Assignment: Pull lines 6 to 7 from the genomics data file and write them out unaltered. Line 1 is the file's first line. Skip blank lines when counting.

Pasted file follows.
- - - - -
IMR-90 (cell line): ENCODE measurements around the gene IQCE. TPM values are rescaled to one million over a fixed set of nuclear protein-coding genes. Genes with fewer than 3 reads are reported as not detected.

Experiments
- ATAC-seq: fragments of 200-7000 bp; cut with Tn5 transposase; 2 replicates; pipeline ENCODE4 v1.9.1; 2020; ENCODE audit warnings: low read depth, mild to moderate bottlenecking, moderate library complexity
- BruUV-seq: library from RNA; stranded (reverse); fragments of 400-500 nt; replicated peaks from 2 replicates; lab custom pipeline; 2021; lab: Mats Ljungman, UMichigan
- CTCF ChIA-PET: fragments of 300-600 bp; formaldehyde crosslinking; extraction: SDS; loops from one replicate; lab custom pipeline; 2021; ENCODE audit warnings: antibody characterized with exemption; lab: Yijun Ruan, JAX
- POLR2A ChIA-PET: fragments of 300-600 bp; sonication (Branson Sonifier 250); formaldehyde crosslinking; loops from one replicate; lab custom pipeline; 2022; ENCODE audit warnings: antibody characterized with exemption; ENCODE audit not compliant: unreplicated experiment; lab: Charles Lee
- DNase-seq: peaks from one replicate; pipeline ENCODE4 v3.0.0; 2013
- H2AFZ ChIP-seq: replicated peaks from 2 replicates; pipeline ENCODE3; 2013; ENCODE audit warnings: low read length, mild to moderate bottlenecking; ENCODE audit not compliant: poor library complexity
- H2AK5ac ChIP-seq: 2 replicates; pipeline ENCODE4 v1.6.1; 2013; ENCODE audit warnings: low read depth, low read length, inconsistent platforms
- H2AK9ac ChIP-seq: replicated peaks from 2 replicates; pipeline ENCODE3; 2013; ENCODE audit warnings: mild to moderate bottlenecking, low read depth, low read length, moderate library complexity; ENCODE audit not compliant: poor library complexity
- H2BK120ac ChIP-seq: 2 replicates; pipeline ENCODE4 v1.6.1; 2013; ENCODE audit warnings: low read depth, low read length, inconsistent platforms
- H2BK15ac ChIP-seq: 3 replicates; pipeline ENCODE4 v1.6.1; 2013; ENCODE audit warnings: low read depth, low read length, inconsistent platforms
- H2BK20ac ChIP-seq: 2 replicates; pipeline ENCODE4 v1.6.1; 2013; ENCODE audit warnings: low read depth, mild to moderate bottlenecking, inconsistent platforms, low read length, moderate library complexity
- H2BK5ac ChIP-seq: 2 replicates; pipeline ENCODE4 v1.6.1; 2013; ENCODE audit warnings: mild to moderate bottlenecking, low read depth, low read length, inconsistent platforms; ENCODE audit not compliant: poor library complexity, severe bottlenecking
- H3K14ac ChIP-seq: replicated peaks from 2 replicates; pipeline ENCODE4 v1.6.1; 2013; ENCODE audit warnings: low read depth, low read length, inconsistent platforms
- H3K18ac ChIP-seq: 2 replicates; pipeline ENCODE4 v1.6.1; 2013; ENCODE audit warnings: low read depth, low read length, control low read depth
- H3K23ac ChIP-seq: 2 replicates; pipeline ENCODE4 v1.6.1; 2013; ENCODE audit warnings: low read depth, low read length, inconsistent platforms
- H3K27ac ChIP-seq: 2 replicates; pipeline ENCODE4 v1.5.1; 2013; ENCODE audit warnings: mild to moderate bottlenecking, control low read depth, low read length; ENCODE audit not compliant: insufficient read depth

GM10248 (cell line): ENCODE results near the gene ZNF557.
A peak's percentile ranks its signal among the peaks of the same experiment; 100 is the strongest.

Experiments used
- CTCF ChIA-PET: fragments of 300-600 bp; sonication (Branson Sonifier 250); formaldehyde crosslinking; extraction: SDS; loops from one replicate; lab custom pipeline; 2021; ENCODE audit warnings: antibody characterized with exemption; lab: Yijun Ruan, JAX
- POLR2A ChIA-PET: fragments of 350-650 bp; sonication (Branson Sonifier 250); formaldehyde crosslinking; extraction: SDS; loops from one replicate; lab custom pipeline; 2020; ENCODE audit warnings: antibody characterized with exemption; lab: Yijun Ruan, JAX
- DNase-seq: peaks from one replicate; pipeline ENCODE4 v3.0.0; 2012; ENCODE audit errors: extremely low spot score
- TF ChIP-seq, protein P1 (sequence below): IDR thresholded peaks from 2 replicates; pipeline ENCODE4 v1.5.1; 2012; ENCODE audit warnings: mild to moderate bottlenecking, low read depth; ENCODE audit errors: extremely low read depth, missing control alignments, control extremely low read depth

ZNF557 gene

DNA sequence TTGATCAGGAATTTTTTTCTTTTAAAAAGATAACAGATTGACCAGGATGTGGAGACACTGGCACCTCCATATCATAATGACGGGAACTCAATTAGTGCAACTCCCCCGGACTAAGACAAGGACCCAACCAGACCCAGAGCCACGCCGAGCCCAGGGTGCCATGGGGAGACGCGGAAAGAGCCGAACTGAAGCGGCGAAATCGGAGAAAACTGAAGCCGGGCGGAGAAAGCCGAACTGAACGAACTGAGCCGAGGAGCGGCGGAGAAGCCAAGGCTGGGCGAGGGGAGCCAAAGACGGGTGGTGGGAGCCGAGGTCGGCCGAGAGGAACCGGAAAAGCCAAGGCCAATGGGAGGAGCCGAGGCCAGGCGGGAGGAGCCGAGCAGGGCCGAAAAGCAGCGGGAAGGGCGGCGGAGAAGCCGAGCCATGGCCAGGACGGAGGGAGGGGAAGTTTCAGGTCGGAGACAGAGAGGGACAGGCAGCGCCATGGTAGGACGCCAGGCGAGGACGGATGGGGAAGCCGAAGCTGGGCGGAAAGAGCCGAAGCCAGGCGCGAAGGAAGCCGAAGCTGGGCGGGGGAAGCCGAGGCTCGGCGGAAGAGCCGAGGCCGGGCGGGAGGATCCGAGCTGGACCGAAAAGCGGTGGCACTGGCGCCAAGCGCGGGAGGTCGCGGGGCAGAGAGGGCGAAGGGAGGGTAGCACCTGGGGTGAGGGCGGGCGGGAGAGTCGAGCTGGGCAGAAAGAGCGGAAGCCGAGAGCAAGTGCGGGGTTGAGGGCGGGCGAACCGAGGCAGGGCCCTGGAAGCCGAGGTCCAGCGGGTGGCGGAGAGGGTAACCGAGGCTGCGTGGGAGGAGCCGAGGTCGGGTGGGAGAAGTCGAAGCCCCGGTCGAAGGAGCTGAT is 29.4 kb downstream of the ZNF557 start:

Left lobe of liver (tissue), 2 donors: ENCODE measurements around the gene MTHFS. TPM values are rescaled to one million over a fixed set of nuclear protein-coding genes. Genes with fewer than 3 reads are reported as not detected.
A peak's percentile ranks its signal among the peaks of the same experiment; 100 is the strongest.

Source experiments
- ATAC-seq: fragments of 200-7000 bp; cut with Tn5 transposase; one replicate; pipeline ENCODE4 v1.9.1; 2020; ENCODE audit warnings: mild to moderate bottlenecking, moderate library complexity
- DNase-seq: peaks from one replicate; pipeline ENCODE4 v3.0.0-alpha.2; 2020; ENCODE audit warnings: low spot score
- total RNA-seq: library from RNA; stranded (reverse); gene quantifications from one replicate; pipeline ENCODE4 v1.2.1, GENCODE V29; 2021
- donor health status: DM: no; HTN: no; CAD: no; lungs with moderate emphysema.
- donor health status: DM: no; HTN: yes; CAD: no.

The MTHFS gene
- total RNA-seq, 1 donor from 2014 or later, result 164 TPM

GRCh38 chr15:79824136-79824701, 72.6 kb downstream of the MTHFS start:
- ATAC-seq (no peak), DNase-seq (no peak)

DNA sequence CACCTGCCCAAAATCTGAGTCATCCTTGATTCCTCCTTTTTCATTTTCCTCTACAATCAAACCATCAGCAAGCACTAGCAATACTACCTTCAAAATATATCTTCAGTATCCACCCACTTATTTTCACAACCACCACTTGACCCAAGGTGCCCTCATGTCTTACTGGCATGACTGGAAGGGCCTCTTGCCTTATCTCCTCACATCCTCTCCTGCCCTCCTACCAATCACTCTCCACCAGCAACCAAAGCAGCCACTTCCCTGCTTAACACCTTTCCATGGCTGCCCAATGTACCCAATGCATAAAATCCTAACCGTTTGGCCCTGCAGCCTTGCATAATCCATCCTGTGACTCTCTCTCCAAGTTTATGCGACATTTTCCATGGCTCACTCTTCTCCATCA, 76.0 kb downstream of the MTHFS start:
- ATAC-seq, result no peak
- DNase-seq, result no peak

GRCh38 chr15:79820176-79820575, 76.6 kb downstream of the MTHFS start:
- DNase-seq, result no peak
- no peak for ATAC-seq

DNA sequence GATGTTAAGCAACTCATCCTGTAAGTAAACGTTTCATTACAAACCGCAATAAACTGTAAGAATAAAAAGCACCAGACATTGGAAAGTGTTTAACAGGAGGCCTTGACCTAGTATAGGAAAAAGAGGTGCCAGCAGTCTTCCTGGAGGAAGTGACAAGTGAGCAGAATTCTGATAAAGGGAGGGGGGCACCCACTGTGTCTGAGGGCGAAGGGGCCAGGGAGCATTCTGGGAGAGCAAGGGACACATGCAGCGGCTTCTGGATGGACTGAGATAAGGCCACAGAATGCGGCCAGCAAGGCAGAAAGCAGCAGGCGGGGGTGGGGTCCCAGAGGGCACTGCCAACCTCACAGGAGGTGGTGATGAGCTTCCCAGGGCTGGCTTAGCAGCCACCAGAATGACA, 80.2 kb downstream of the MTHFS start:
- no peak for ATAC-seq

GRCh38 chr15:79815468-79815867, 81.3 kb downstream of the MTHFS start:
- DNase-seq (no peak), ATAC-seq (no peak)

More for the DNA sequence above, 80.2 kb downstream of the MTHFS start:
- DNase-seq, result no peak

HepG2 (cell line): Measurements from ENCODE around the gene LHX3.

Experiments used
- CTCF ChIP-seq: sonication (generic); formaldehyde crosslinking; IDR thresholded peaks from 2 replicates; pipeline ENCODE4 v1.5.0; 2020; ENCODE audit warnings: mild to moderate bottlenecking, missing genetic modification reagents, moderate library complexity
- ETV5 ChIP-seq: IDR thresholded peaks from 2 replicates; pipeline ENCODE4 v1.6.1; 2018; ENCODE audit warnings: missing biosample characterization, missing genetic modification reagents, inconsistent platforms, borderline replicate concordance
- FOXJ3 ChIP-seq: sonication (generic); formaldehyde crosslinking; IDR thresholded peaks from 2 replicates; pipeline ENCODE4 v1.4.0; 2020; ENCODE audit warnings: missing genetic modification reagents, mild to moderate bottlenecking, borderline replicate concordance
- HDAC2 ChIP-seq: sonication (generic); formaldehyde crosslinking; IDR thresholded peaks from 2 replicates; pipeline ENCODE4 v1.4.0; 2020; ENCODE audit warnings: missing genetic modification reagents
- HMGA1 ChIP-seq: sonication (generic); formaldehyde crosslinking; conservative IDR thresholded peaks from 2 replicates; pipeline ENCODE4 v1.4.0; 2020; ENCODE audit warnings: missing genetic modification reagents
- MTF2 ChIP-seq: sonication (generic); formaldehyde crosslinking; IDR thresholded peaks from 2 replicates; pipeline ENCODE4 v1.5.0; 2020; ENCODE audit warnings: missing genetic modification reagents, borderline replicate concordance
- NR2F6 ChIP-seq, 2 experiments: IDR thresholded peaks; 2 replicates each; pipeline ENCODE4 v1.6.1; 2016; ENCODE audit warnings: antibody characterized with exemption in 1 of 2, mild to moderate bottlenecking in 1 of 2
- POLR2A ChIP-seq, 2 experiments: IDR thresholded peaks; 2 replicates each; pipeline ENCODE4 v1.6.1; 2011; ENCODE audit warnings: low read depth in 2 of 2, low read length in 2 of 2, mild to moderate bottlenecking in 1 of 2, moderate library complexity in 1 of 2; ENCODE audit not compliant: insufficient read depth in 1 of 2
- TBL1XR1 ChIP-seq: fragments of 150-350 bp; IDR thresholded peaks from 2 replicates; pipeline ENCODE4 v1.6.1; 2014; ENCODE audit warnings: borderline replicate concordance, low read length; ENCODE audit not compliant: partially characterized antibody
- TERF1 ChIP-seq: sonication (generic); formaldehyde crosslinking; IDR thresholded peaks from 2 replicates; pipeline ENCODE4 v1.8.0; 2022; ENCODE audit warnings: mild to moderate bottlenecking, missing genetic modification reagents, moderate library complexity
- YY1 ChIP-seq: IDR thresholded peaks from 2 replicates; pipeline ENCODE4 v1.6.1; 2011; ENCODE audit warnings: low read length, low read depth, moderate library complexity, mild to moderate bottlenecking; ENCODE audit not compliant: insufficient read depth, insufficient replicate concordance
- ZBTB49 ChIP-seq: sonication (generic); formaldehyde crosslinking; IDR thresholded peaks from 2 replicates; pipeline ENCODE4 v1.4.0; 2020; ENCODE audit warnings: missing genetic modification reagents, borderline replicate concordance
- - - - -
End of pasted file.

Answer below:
- POLR2A ChIA-PET: fragments of 300-600 bp; sonication (Branson Sonifier 250); formaldehyde crosslinking; loops from one replicate; lab custom pipeline; 2022; ENCODE audit warnings: antibody characterized with exemption; ENCODE audit not compliant: unreplicated experiment; lab: Charles Lee
- DNase-seq: peaks from one replicate; pipeline ENCODE4 v3.0.0; 2013